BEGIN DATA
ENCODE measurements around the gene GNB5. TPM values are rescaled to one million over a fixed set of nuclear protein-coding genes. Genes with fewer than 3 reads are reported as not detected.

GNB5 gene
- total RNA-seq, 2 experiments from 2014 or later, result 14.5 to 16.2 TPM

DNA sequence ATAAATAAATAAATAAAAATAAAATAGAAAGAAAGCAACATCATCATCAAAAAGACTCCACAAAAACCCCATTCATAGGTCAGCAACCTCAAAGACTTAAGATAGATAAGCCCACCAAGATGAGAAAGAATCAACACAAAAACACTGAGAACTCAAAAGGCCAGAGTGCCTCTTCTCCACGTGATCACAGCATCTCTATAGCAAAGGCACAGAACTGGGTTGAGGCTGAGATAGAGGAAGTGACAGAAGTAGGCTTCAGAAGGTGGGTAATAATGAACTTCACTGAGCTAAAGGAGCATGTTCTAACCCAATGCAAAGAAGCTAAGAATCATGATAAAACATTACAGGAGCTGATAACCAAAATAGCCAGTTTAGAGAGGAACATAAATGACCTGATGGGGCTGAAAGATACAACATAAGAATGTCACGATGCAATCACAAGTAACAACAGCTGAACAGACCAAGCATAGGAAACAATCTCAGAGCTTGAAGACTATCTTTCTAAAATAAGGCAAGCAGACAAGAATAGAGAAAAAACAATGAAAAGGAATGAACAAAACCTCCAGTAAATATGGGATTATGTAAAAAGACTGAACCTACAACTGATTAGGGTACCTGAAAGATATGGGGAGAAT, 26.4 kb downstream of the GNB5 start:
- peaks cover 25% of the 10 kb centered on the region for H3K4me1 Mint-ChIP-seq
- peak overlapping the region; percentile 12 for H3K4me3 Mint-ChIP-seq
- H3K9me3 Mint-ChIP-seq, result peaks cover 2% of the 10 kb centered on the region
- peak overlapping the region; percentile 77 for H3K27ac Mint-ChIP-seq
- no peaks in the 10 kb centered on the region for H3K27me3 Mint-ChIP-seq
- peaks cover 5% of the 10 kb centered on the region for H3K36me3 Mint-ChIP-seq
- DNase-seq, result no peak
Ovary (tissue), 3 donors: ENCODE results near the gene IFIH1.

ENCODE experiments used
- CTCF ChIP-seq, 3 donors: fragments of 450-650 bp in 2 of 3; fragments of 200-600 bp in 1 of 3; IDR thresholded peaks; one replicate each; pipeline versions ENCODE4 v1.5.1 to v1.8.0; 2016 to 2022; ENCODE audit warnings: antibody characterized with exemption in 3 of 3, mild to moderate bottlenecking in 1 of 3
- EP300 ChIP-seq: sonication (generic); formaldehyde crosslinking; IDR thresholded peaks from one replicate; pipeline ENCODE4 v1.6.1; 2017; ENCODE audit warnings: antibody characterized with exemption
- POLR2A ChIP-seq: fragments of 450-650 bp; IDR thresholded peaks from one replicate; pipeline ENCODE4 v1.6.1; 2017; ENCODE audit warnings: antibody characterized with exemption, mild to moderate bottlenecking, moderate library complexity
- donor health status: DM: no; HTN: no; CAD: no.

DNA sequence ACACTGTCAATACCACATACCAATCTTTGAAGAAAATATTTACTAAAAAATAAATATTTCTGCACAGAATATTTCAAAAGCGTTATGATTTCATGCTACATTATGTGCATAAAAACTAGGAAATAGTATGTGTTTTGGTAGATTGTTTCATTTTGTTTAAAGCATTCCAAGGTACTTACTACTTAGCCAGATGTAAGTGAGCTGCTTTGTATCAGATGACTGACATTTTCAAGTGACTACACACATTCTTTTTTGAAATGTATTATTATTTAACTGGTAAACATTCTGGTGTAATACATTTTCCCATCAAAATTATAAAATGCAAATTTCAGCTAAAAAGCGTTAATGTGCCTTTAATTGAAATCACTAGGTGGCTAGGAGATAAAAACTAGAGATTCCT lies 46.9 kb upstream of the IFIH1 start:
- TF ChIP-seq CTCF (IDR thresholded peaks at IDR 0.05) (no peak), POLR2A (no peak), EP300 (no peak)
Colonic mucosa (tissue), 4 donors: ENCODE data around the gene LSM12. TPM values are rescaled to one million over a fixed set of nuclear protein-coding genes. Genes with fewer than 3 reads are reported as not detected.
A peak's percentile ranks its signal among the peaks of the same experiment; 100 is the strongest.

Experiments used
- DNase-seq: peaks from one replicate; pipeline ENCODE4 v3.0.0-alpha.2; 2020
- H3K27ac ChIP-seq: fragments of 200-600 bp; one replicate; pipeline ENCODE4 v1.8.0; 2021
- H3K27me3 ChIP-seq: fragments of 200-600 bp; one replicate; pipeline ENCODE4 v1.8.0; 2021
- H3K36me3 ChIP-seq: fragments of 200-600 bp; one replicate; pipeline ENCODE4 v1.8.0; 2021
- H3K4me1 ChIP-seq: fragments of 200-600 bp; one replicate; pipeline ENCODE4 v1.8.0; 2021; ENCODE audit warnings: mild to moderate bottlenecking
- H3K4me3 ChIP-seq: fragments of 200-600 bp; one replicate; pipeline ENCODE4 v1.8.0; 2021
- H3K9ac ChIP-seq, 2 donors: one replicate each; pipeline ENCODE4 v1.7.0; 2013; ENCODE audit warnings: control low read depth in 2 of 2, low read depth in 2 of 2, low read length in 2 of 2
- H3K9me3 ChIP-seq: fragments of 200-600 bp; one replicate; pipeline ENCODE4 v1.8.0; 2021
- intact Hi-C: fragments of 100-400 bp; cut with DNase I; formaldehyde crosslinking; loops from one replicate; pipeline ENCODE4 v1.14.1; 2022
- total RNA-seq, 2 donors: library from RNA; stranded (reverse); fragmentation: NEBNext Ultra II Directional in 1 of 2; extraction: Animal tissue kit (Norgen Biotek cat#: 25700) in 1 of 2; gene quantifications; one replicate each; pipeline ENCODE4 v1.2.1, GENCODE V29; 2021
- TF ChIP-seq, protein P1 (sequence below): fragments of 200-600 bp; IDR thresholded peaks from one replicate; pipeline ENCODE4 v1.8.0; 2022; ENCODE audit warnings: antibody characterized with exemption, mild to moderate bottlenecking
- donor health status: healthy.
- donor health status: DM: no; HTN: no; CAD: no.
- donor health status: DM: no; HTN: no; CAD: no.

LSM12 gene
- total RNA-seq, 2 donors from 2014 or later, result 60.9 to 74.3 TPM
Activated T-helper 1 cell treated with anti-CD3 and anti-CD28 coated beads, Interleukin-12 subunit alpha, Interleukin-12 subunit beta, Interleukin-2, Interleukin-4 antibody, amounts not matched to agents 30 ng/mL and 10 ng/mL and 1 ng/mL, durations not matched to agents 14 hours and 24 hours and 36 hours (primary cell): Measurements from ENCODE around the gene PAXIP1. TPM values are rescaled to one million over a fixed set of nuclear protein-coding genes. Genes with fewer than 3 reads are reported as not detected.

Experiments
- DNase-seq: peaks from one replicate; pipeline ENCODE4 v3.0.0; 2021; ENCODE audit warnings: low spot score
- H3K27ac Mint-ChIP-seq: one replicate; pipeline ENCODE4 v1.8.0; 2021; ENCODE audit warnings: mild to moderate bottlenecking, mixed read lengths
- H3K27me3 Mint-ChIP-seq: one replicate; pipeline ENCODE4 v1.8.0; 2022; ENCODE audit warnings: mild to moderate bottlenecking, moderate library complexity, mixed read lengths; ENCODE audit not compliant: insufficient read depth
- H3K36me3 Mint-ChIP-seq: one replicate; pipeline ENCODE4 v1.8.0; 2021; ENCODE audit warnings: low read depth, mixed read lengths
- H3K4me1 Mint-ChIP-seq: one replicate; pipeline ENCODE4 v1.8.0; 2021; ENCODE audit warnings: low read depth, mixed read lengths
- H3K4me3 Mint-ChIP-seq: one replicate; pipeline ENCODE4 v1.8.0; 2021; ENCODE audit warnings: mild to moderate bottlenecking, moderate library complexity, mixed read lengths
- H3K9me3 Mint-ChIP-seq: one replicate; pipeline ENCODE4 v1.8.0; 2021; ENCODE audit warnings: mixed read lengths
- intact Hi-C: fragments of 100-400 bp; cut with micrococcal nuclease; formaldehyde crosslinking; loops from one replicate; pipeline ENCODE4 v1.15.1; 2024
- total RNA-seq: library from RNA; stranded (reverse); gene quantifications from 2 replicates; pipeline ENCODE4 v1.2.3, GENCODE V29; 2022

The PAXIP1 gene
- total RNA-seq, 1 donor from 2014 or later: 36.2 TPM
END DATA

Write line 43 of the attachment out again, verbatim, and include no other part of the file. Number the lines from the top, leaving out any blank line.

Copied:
- H3K27me3 Mint-ChIP-seq: one replicate; pipeline ENCODE4 v1.8.0; 2022; ENCODE audit warnings: mild to moderate bottlenecking, moderate library complexity, mixed read lengths; ENCODE audit not compliant: insufficient read depth